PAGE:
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MLS owners, players agree to economic terms for return to play, CBA extension

Major League Soccer is on track to return in July for a 26-team tournament. We break down the latest news in the economics negotiations.

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A general view of Orlando City Stadium from the scoreboard during the soccer match between NYCFC and Orlando City on March 2, 2019, at Orlando City Stadium in Orlando FL. Photo by Joe Petro/Icon Sportswire via Getty Images

Major League Soccer has crossed the biggest non-health hurdle in its attempt to play a full league tournament in Orlando in July. The owners and players came to terms on a deal that adjusts salaries for this season, reduces players TV revenue sharing in 2023, and extends the CBA through the 2025 season, according to The Athletic’s Sam Stejskal and Paul Tenorio.

Major League Soccer created plans for a tournament based in Orlando featuring all 26 teams, but no fans in attendance. There have been extensive discussions about health and safety protocols, as well as the economics of this season and beyond. Playing this kind of tournament with no fans removes ticket revenue while impacting television revenue with a shortened season.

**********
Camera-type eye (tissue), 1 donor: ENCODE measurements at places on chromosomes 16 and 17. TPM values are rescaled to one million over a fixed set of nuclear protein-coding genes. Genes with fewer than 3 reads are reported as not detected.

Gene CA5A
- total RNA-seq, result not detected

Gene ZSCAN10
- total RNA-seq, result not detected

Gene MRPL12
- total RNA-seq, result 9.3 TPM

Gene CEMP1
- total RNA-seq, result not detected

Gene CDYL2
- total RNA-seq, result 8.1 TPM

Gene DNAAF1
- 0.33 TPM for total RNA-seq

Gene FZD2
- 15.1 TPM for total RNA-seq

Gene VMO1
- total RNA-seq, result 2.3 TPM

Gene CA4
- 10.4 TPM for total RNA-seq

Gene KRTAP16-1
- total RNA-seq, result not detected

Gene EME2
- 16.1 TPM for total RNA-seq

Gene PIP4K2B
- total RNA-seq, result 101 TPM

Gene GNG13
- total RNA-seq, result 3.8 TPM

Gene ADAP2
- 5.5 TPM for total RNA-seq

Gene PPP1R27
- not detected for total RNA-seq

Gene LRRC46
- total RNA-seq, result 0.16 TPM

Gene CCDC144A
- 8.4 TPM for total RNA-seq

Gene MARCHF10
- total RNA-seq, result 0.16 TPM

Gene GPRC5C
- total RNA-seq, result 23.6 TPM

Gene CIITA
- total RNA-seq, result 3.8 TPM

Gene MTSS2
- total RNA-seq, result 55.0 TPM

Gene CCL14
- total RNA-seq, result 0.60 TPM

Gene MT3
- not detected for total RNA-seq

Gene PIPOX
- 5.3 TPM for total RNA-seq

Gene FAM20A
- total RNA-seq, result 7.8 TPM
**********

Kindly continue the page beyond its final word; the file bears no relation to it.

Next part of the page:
The owners made an offer recently and were threatening a lockout when players started pushing back. The owners pushed back the deadline 24 hours as negotiations continued, and that was enough time to find some middle ground. The owners had wanted larger salary cuts and force majeure language based on only five teams suffering a 25 percent or more attendance drop. The two sides agreed on force majeure language, but without that specific number. Additionally, with the players agreeing to an adjustment on the television revenue sharing in the future, the owners agreed to a previously negotiated salary cut rather than pushing for more.

The Athletic goes into more details on the deal, but the most important thing for fans is it got done. It is not clear how much remains to be negotiated on the health and safety front, but the economics were likely going to be the hardest part of this negotiation.

The tournament is set to begin in early July, but teams that can train in their own market at this point will likely be allowed to conduct full-team training in their home market before traveling to Orlando in early July. Teams that are in cities where that is not possible will travel to Orlando earlier to train before the games.